IT’S BEEN HUGE WEEK FOR PLASTIC NEWS, SO WE’RE DEDICATING THIS ENTIRE UPDATE TO THE ISSUE
186 countries have reached an agreement to monitor and track movements of plastic waste outside their borders, with the aim of reducing the amount of plastic currently being exported and dumped. Almost every country in the world has signed up to the legally-binding plan – with the US a striking exception.
Officials noted that the UN process was much faster than usual, and attributed the progress partly to growing public awareness and outcry over the impact of plastic pollution. The deal affects products used in a broad array of industries, including healthcare, technology, aerospace, fashion, and food and beverages. Countries will have to figure out their own ways of adhering to the accord, but even the few non-signatory countries, like the US, could be affected when they ship plastic waste to countries that have signed up.
Meanwhile, an explorer who broke the record for the deepest dive ever made by a human inside a submarine has found yet more plastic at the very bottom of the ocean. Victor Vescovo, an investor and retired naval officer, made the latest plastic discovery as he descended nearly 6.8 miles (35,853 feet) to a point in the Pacific Ocean's Mariana Trench – the deepest place on Earth. His dive went 52 feet lower than the previous deepest descent in the trench in 1960. "It was very disappointing to see obvious human contamination of the deepest point in the ocean," says Mr. Vescovo.
The proliferation of single-use plastic around the world is accelerating climate change and should be urgently halted, a new report warns. Plastic production is expanding worldwide, fueled in part by the fracking boom in the US. Plastic contributes to greenhouse gas emissions at every stage of its lifecycle, from its production to its refining and the way it is managed as a waste product. This plastic binge threatens attempts to meet the Paris climate agreement. It means that by 2050 plastic will eat up to 13% of the total “carbon budget” – equivalent to 615 coal-fired power plants.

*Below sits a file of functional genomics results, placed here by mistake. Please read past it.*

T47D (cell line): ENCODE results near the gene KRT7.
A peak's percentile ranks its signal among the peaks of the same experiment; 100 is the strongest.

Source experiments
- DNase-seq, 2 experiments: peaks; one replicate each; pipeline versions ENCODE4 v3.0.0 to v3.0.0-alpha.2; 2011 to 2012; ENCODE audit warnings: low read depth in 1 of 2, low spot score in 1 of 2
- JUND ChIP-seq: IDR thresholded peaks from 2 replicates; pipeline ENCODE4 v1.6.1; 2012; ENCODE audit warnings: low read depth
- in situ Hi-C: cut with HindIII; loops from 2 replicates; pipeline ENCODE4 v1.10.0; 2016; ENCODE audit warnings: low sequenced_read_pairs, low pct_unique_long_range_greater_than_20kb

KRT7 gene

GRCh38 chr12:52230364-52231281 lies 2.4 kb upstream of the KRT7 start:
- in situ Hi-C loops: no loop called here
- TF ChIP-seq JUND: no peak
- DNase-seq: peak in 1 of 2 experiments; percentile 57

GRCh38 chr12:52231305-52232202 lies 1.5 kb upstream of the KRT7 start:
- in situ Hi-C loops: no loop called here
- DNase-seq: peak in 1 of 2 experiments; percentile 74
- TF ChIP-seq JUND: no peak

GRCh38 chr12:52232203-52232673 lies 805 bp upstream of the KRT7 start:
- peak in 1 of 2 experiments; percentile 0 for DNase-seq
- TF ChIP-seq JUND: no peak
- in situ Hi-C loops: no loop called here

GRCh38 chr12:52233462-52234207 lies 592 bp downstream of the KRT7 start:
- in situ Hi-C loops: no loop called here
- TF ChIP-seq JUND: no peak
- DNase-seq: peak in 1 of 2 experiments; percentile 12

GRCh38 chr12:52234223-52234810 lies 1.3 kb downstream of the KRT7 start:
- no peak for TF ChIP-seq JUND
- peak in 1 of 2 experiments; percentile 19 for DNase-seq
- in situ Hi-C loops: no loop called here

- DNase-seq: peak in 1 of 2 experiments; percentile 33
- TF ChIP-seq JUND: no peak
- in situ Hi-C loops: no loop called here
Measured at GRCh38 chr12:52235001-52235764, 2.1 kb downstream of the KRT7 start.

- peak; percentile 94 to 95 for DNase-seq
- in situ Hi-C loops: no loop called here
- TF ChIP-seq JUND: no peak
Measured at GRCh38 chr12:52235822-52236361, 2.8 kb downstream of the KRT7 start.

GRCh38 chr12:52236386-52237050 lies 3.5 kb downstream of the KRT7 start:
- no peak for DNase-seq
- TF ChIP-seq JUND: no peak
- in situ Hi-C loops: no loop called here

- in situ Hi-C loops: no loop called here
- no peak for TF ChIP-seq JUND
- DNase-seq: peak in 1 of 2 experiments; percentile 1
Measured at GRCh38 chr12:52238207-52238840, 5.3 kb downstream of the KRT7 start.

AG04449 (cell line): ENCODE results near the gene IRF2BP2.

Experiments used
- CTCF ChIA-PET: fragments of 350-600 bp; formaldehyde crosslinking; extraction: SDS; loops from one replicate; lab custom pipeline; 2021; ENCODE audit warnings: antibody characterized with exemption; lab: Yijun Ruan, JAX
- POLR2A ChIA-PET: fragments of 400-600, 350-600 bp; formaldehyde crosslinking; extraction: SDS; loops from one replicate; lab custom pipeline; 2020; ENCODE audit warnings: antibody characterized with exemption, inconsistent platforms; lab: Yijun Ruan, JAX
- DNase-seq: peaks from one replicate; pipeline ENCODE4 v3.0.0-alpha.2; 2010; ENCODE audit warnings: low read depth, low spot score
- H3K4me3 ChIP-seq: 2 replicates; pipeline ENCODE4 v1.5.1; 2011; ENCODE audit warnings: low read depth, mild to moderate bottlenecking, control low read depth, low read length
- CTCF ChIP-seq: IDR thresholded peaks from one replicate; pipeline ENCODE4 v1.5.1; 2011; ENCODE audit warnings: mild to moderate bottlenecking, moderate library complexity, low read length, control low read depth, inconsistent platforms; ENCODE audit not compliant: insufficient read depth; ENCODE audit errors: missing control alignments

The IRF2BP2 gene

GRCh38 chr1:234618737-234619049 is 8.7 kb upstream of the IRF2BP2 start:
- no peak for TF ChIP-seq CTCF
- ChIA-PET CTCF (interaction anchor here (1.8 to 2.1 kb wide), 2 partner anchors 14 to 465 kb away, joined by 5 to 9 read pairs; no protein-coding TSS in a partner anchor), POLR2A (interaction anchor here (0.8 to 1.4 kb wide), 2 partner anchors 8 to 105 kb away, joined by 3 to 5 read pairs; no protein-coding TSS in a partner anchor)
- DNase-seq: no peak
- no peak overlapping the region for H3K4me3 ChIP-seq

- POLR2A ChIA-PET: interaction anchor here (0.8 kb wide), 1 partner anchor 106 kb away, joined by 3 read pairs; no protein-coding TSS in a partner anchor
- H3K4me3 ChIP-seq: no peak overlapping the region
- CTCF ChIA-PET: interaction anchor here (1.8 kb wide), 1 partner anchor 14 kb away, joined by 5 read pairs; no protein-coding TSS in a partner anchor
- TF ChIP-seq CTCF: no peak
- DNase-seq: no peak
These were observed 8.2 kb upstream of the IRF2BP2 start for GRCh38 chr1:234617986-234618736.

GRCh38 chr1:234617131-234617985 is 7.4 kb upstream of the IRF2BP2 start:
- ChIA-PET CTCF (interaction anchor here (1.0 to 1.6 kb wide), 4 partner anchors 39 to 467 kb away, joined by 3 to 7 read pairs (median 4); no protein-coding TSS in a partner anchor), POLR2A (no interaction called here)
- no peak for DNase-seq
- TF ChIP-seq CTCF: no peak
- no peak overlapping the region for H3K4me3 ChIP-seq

Measuring where and how plastic pollution accumulates can be challenging for scientists. To address that question, the authors of a new study catalogued the amount of plastic found on a single archipelago: the Cocos (Keeling) Islands in the Indian Ocean. They discovered that the beaches of Cocos collected an estimated 414 million pieces of man-made debris in 2017. That included 977,000 shoes and 373,000 toothbrushes. Over 95% of the debris pieces were plastic, and 25% could be classified as single-use plastic. In total, the debris weighed more than 262 tons.
Last but certainly not least, a report backed by Sir David Attenborough has documented the impact of discarded plastic on the health of the poorest people in the world. It estimates that between 400,000 and one million people die every year because of diseases and accidents linked to mismanaged waste. That list includes diarrhoea, malaria and cancer, all of which researchers have linked to plastic waste building up up near people’s homes, or being burnt. Attenborough says it’s time to act “not only for the health of our planet, but for the wellbeing of people around the world”.